GOP presidential candidate Marco Rubio answers questions from NBC's Chuck Todd in an interview that aired Dec. 13, 2015, on "Meet the Press." (Screenshot) GOP presidential candidate Marco Rubio answers questions from NBC's Chuck Todd in an interview that aired Dec. 13, 2015, on "Meet the Press." (Screenshot)

GOP presidential candidate Marco Rubio answers questions from NBC's Chuck Todd in an interview that aired Dec. 13, 2015, on "Meet the Press." (Screenshot)

Lauren Carroll
By Lauren Carroll December 13, 2015
Louis Jacobson
By Louis Jacobson December 13, 2015
Katie Sanders
By Katie Sanders December 13, 2015

Sen. Marco Rubio, R-Fla., dismissed Donald Trump’s proposed Muslim ban as an attempt to "recapture the limelight after having lost it," then pivoted to a harsher critique of President Barack Obama.

"But he is reminding us in that process that people are really upset and they're really scared," Rubio said of Trump Sunday on NBC’s Meet the Press. "And they're worried. And I think the president made things worse last Sunday with his speech, not better."

Rubio said he would build a coalition of primarily Sunni Arab countries to fight ISIS, which host Chuck Todd pointed out sounded a lot like the White House’s current coalition of roughly 60 countries.

"Listen, I mean, there's three or four countries that are providing military force," Rubio said in a part of the interview posted on "And the rest are signed on on paper but are not contributing significantly to the cause. The truth is the most important countries that need to be contributing, including men on the ground to fight, Egypt, Saudi Arabia, the UAE, Jordan, other Gulf kingdoms, are not."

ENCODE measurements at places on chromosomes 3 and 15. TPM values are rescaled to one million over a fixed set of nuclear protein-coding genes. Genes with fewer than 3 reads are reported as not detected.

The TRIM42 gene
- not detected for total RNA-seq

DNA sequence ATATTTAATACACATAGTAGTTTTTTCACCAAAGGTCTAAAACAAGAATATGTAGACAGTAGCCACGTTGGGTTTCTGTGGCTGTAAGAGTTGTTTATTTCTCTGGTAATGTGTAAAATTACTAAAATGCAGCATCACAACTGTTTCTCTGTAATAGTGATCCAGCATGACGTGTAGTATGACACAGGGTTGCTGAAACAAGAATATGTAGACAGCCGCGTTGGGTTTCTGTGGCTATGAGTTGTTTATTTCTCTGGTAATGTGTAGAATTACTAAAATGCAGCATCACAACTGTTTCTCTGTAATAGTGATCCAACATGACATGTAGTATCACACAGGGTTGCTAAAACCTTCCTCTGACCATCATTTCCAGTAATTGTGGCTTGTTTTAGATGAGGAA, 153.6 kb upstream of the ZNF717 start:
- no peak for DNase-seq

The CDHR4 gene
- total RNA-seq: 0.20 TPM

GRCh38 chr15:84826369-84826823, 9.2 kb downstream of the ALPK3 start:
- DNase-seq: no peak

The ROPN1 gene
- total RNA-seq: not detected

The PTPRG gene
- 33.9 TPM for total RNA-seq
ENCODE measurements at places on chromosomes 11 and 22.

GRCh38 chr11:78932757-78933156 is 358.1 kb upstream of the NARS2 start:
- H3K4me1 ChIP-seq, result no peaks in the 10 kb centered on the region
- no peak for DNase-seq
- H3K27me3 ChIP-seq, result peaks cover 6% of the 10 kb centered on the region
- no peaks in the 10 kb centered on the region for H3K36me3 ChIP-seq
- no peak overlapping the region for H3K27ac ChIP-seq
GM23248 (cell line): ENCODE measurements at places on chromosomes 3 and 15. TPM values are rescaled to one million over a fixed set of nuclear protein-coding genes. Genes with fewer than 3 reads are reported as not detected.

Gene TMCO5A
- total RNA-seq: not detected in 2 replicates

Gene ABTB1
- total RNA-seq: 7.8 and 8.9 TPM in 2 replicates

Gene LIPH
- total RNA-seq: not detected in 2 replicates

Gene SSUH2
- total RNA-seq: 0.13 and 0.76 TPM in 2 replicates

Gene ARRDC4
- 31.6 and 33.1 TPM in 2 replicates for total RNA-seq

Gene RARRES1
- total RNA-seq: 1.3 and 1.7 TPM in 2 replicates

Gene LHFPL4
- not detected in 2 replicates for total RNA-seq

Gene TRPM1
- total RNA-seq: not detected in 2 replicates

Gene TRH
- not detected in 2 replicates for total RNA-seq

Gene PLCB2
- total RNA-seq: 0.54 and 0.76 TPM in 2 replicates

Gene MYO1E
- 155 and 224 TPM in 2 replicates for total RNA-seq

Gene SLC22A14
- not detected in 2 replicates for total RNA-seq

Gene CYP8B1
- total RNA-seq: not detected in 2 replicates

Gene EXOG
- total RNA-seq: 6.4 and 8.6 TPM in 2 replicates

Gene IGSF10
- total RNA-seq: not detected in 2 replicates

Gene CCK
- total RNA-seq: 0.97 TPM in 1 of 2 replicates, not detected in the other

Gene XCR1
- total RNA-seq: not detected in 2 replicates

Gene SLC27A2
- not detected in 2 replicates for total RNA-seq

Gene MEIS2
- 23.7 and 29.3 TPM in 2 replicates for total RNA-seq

Rubio’s claim rates Mostly True.

Data compiled by a group called, which tracks the international air war against ISIS using information released by the U.S. military and other sources, show the United States has been doing the vast majority of operations against ISIS in Syria and the lion’s share in Iraq. In the most recent month, other allies have accounted for just 6 percent of the airstrikes in Syria and 30 percent in Iraq.

Such data is consistent with Rubio’s statement, though determining the exact number of U.S. allies taking a significant role in "providing military force" is tricky due to a lack of transparency among some of the countries that belong to the coalition. The Pentagon only publicly breaks down the data into U.S. and non-U.S. strikes in Syria and Iraq — not further by individual nation.

The non-U.S. countries with the best case for having taken a "serious" role in the air war include France, the United Kingdom, the Netherlands and Australia, said David Weinberg, a senior fellow at the Foundation for Defense of Democracies.

According to his research, each has conducted more than 1,000 sorties against ISIS or conducted several hundred airstrikes. Most of these have been in Iraq rather than Syria, he said.